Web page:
The problem with Medicare

The skyrocketing cost of providing health care to senior citizens is helping to fuel the federal government's trillion-dollar deficits. Why is Medicare so expensive?

Though medication and visits to the doctor are heavily subsidized by Medicare, almost all senior citizens still pay monthly premiums.
(Image credit: Mark A. Johnson/CORBIS)

How did Medicare originate?

It was a Democratic dream for decades. President Franklin Roosevelt first tried in 1934 to establish government-mandated, universal health insurance, but he never won the support of Republicans or the general public. In the 1950s, Democrats introduced a modified plan to provide health care solely for the elderly. President John Kennedy threw his weight behind that proposal in 1962, but his assassination stalled an attempt to pass a bill the following year. When President Lyndon Johnson finally got Medicare through, in 1965, he enrolled former President Harry Truman, then 81 years old, as its first beneficiary. Upon receiving his Medicare card at the bill’s signing, Truman said no U.S. citizen “should ever be abandoned to the indignity of charity” or suffer “hopeless despair.”

Was support widespread?

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Absolutely not. The health-care industry was aghast, and Republicans warned that “socialized medicine” would pave America’s path to totalitarianism. Ronald Reagan, then a politically ambitious television actor, had predicted in a 1961 LP recorded for the American Medical Association that Medicare would doom Americans to spend their “sunset years” telling their children “what it once was like in America when men were free.” In the end, though, some Republicans supported the 1965 bill in return for concessions that strengthened the roles of doctors and private insurance companies in the program.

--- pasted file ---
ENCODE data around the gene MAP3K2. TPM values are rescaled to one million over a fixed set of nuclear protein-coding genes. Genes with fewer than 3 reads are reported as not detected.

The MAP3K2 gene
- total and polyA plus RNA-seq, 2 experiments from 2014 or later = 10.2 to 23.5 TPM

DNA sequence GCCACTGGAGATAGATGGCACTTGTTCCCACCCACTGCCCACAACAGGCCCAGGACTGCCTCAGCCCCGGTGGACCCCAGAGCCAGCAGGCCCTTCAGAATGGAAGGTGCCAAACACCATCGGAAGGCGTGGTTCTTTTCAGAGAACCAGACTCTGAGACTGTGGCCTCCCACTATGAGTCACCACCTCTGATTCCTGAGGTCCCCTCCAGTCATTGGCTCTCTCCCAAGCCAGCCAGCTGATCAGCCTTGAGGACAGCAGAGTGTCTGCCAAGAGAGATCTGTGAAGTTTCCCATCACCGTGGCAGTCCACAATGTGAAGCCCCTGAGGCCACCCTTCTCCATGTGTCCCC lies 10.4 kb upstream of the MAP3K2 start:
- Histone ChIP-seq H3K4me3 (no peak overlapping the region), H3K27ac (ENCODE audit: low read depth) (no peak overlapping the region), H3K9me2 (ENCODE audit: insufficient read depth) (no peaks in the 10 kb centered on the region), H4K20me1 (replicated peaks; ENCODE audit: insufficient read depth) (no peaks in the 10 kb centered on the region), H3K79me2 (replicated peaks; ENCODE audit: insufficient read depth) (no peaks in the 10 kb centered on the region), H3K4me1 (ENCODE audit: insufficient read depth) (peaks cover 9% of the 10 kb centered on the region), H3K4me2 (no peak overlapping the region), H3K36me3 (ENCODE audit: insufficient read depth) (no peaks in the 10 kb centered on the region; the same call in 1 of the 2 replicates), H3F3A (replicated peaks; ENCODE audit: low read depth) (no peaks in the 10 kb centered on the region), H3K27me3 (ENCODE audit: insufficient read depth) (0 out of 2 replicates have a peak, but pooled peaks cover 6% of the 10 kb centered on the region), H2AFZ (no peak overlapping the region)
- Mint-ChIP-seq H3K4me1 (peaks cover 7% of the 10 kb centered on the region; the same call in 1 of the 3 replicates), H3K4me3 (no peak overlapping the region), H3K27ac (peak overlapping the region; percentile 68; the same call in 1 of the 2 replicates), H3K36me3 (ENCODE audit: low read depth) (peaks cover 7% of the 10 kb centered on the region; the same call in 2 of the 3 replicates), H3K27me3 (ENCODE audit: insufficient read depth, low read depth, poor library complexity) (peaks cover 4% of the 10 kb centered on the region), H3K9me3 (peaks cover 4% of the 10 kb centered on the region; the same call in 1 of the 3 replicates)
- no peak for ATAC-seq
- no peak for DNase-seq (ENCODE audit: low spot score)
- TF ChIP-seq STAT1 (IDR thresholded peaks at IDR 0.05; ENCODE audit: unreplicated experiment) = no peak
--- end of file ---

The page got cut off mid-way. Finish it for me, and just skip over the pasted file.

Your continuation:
What exactly does Medicare cover?

It pays for hospital care for those age 65 and over, and heavily subsidizes their doctors’ services and drugs. But it is not free. Almost all seniors pay monthly premiums for some parts of Medicare, and many enroll in a supplemental insurance plan, Medigap, to help cover out-of-pocket costs. Currently, around one in eight Americans, or almost 47 million people, are enrolled in Medicare.

How much does it cost?

In 2010 the total bill came to $524 billion, or 15.2 percent of government spending. Only Social Security and national defense cost the taxpayer more. Costs are projected to grow at approximately 5.4 percent every year for the next decade, and to hit $1 trillion in the early 2020s. All American workers are required to pay 2.9 percent of their annual wages, salaries, and compensation in Medicare taxes, but these contributions cover less than half the program’s cost. A 56-year-old couple today, with average earnings, will end up paying around $140,000 in Medicare taxes over their lifetimes, but can expect to receive about $430,000 in benefits.

Why is it so expensive?